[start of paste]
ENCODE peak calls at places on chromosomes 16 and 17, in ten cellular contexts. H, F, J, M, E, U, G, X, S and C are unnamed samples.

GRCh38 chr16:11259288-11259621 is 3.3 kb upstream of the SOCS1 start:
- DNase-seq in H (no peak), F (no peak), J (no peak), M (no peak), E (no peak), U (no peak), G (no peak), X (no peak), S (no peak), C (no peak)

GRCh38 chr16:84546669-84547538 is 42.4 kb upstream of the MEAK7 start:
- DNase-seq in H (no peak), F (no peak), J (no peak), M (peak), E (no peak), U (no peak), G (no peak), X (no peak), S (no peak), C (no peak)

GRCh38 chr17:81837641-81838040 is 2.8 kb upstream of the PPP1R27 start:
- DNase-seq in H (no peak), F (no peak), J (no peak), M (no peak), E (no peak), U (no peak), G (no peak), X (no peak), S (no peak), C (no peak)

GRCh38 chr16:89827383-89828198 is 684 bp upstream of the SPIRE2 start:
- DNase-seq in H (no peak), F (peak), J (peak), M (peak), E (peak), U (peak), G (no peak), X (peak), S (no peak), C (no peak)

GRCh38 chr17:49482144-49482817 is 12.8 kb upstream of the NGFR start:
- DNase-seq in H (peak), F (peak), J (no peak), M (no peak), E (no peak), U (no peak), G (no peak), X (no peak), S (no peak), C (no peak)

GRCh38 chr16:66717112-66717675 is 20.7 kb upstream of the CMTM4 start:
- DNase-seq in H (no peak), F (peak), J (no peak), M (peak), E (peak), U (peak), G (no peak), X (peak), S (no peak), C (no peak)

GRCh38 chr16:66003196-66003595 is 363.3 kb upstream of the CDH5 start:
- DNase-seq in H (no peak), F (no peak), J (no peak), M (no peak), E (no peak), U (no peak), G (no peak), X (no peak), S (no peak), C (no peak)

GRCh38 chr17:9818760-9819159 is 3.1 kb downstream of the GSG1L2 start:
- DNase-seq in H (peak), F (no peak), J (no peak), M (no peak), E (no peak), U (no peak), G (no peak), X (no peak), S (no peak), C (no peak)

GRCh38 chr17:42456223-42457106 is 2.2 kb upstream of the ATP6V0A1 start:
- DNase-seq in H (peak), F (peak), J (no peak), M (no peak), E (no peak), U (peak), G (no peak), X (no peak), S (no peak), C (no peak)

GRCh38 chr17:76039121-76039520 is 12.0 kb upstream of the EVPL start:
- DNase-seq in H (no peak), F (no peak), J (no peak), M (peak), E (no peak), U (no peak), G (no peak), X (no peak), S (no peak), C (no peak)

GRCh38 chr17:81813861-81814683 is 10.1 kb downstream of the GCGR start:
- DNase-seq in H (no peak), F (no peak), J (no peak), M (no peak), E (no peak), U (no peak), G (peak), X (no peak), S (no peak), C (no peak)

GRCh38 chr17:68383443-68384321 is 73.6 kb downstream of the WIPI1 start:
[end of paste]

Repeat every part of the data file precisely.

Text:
ENCODE peak calls at places on chromosomes 16 and 17, in ten cellular contexts. H, F, J, M, E, U, G, X, S and C are unnamed samples.

GRCh38 chr16:11259288-11259621 is 3.3 kb upstream of the SOCS1 start:
- DNase-seq in H (no peak), F (no peak), J (no peak), M (no peak), E (no peak), U (no peak), G (no peak), X (no peak), S (no peak), C (no peak)

GRCh38 chr16:84546669-84547538 is 42.4 kb upstream of the MEAK7 start:
- DNase-seq in H (no peak), F (no peak), J (no peak), M (peak), E (no peak), U (no peak), G (no peak), X (no peak), S (no peak), C (no peak)

GRCh38 chr17:81837641-81838040 is 2.8 kb upstream of the PPP1R27 start:
- DNase-seq in H (no peak), F (no peak), J (no peak), M (no peak), E (no peak), U (no peak), G (no peak), X (no peak), S (no peak), C (no peak)

GRCh38 chr16:89827383-89828198 is 684 bp upstream of the SPIRE2 start:
- DNase-seq in H (no peak), F (peak), J (peak), M (peak), E (peak), U (peak), G (no peak), X (peak), S (no peak), C (no peak)

GRCh38 chr17:49482144-49482817 is 12.8 kb upstream of the NGFR start:
- DNase-seq in H (peak), F (peak), J (no peak), M (no peak), E (no peak), U (no peak), G (no peak), X (no peak), S (no peak), C (no peak)

GRCh38 chr16:66717112-66717675 is 20.7 kb upstream of the CMTM4 start:
- DNase-seq in H (no peak), F (peak), J (no peak), M (peak), E (peak), U (peak), G (no peak), X (peak), S (no peak), C (no peak)

GRCh38 chr16:66003196-66003595 is 363.3 kb upstream of the CDH5 start:
- DNase-seq in H (no peak), F (no peak), J (no peak), M (no peak), E (no peak), U (no peak), G (no peak), X (no peak), S (no peak), C (no peak)

GRCh38 chr17:9818760-9819159 is 3.1 kb downstream of the GSG1L2 start:
- DNase-seq in H (peak), F (no peak), J (no peak), M (no peak), E (no peak), U (no peak), G (no peak), X (no peak), S (no peak), C (no peak)

GRCh38 chr17:42456223-42457106 is 2.2 kb upstream of the ATP6V0A1 start:
- DNase-seq in H (peak), F (peak), J (no peak), M (no peak), E (no peak), U (peak), G (no peak), X (no peak), S (no peak), C (no peak)

GRCh38 chr17:76039121-76039520 is 12.0 kb upstream of the EVPL start:
- DNase-seq in H (no peak), F (no peak), J (no peak), M (peak), E (no peak), U (no peak), G (no peak), X (no peak), S (no peak), C (no peak)

GRCh38 chr17:81813861-81814683 is 10.1 kb downstream of the GCGR start:
- DNase-seq in H (no peak), F (no peak), J (no peak), M (no peak), E (no peak), U (no peak), G (peak), X (no peak), S (no peak), C (no peak)

GRCh38 chr17:68383443-68384321 is 73.6 kb downstream of the WIPI1 start: